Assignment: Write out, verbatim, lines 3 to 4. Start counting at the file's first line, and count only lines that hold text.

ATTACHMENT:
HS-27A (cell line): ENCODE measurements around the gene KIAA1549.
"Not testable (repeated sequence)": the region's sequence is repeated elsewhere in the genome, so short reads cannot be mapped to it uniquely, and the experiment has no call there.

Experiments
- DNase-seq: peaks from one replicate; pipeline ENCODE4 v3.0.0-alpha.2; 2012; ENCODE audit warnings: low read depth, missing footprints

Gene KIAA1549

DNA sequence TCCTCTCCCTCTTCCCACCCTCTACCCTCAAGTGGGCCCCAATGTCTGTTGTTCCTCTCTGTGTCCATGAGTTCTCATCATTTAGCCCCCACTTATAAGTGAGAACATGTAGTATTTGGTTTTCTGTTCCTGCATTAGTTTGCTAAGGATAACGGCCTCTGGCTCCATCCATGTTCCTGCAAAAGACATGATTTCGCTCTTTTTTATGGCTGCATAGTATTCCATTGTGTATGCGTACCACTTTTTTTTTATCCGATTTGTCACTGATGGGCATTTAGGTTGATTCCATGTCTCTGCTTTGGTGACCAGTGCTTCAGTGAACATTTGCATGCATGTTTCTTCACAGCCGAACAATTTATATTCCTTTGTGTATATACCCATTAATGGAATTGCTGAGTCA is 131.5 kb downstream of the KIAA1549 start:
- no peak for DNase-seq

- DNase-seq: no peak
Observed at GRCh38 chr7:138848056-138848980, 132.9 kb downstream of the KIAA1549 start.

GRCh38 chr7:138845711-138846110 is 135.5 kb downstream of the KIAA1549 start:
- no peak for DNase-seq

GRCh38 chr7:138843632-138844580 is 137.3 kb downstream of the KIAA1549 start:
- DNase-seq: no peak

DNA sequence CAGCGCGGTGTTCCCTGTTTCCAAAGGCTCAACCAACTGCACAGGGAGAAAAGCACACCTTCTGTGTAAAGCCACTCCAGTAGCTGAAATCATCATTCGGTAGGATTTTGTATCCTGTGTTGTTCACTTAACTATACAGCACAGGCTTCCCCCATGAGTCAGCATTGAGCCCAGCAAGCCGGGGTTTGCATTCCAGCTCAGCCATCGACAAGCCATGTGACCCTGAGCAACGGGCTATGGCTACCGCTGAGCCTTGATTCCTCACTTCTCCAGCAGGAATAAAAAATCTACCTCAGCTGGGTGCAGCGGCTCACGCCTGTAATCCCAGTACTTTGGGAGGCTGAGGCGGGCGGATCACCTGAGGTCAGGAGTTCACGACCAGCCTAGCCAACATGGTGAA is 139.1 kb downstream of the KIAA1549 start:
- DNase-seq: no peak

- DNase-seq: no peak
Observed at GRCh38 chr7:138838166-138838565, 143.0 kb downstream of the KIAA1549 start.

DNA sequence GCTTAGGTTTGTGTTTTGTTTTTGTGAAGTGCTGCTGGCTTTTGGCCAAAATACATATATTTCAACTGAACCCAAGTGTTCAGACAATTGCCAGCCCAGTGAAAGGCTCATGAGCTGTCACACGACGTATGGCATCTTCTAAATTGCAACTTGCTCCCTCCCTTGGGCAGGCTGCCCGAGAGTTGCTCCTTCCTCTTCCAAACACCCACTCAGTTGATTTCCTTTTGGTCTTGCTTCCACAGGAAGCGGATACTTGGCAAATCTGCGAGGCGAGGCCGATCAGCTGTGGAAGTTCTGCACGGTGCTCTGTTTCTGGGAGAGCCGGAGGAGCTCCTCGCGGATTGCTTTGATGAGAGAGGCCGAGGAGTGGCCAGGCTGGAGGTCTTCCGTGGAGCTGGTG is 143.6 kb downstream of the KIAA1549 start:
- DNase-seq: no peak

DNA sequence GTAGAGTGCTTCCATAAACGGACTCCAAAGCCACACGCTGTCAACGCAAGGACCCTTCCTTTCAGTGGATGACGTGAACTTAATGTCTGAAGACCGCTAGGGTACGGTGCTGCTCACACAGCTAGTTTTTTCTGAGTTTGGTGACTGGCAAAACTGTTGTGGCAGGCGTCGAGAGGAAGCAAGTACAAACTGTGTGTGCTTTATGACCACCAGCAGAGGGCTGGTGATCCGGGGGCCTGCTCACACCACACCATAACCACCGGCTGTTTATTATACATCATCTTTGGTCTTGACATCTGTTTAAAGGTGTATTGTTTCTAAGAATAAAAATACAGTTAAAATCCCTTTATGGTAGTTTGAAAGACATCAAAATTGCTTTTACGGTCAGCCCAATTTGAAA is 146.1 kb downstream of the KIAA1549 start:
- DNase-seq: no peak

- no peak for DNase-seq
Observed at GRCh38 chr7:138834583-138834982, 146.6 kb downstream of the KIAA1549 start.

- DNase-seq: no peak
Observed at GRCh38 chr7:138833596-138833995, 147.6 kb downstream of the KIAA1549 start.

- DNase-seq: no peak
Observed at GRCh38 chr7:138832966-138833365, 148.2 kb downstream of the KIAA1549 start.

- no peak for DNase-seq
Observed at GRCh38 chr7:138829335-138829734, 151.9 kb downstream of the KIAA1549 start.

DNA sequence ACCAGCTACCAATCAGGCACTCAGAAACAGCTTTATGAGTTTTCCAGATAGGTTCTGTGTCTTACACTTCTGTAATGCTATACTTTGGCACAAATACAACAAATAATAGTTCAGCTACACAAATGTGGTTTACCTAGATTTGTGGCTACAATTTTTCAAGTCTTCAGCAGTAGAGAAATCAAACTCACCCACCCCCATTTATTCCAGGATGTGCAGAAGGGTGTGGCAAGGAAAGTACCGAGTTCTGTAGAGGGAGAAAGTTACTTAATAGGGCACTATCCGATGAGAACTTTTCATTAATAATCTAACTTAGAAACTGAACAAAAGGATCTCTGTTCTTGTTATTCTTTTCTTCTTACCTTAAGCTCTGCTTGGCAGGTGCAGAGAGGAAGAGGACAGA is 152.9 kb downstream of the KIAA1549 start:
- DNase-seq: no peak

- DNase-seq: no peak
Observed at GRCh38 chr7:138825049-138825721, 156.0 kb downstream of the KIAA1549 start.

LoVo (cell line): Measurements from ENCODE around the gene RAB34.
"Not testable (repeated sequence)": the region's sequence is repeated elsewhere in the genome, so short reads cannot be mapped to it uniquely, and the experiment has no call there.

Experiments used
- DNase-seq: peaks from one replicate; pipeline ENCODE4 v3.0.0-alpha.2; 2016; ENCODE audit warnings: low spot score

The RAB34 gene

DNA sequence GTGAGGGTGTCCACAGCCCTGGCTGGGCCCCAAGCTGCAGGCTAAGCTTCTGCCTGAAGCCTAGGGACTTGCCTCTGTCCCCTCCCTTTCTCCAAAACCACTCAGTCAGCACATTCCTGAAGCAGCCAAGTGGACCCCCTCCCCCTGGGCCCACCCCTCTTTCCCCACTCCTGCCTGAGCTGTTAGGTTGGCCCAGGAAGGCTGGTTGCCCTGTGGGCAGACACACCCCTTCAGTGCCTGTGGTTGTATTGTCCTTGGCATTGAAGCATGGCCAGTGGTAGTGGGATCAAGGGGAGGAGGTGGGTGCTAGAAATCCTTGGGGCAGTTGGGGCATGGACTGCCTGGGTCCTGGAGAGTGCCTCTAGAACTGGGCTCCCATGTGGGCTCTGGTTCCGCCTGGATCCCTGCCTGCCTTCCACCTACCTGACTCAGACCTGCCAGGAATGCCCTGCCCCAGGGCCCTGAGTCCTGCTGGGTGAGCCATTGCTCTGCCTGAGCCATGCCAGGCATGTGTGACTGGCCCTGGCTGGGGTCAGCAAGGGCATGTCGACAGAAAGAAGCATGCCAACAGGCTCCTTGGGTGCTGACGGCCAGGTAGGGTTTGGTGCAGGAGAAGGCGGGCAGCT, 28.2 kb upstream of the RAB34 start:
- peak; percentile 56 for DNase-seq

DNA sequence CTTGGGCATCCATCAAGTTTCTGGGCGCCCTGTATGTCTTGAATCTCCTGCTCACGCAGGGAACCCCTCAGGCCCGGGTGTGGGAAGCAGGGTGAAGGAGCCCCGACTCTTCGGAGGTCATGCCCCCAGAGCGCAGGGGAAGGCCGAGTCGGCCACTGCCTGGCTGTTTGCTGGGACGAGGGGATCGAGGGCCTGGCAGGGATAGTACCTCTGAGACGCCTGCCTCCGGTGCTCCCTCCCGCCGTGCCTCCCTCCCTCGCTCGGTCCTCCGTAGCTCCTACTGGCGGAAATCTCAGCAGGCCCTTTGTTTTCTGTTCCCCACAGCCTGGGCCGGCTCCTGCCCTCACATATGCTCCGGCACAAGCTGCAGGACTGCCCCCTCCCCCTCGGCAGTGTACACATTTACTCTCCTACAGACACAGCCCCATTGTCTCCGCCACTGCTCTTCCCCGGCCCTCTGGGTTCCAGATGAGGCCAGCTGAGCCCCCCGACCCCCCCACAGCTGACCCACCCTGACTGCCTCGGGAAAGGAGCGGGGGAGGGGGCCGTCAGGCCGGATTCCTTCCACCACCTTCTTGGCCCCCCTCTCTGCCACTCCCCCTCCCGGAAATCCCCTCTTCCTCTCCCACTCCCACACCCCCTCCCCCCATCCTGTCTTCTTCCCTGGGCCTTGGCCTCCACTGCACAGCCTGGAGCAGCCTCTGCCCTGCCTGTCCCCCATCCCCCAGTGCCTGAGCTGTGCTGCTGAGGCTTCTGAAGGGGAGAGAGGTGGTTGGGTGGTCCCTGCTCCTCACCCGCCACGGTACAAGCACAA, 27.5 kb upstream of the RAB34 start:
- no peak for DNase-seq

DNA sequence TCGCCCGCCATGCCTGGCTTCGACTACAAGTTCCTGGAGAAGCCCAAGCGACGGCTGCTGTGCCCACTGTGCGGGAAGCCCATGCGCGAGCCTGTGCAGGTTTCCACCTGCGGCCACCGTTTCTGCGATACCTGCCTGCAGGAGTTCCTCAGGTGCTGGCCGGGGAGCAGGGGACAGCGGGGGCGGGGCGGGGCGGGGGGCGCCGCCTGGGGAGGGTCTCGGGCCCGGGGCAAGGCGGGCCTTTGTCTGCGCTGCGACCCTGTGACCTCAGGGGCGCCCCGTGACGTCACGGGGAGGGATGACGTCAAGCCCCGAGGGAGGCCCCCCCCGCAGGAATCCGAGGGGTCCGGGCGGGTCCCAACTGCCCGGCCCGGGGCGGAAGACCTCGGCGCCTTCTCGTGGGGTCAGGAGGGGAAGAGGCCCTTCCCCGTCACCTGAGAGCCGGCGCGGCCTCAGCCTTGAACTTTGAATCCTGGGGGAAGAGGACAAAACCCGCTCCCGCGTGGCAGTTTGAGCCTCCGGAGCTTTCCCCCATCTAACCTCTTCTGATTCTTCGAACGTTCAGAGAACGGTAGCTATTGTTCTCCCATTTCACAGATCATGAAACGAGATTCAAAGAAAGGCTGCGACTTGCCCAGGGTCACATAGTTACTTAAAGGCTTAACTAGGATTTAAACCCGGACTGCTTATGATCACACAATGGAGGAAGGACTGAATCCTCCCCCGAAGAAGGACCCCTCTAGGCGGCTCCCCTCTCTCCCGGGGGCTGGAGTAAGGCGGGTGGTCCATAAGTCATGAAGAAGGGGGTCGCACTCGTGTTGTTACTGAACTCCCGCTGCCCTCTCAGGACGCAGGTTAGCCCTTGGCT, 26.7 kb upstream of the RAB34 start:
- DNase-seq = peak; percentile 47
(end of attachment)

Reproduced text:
Experiments
- DNase-seq: peaks from one replicate; pipeline ENCODE4 v3.0.0-alpha.2; 2012; ENCODE audit warnings: low read depth, missing footprints